Death Rays and the Popular Media, 1876-1939

I came across this book when researching the background behind Fröis Fröisland’s “The Man with the X-ray Eyes”, specifically the history of one Giulio Ulivi. So, when I saw this book offered later for review, I eagerly requested it.

I was not disappointed. Ulivi’s story is, in fact, a linchpin of the book, and I’ll be updating my entry for Fröisland’s story.

My inner pedant is also gratified to see that Fanning completely omits any mention of Fröisland.

Review: Death Rays and the Popular Media, 1876-1939: A Study of Directed Energy Weapons in Fact, Fiction and Film, William J. Fanning, Jr., 2015.Death Rays and the Popular Media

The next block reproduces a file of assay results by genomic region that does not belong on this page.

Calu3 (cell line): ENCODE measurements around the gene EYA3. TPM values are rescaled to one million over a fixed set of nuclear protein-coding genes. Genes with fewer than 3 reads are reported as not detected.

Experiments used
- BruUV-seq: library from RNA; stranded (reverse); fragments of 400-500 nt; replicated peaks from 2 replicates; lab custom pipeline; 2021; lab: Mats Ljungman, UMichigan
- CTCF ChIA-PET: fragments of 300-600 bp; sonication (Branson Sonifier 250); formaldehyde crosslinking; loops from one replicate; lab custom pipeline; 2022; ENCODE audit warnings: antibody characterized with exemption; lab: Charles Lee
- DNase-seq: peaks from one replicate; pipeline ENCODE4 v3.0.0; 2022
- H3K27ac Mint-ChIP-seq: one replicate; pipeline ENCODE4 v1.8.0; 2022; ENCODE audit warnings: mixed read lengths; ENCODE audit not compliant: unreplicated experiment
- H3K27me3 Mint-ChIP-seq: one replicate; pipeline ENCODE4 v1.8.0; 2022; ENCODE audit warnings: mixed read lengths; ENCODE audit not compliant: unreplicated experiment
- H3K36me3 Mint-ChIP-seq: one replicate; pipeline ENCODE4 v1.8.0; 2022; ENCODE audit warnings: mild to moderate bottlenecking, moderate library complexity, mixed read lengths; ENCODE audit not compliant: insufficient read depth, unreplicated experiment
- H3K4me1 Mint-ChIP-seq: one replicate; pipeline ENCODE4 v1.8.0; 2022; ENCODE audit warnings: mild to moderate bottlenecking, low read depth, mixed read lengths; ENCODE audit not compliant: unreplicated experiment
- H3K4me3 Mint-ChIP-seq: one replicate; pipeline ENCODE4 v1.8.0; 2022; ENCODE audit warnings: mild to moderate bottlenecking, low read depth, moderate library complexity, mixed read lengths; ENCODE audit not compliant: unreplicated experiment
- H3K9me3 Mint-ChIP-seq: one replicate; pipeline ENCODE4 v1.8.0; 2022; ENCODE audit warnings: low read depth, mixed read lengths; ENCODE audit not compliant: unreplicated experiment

Let’s play a game.

Which of the three quotes below is from a piece of pulp science fiction?

… death ray that will bring down airplanes, halt tanks on the battlefields, ruin automobile motors and spread a curtain of death like the gas clouds of the recent war.


At one hundred kilometers, all the bullets of the soldiers, all the belts of the machine guns, all the shells loaded in the cannons, all the bombs, all the grenades, … all will explode. The blue rays will leave nothing, not even a gram of explosive …


Think of it as a death ray sweeping across an advancing army’s front – picture each gun sparkling like a superstatic machine, charring each soldier’s hand and arm

Not terribly obvious, is it? The answer is the last quote from Eando Binder’s “Static” published in the December 1936 issue of Thrilling Wonder Stories. Continue reading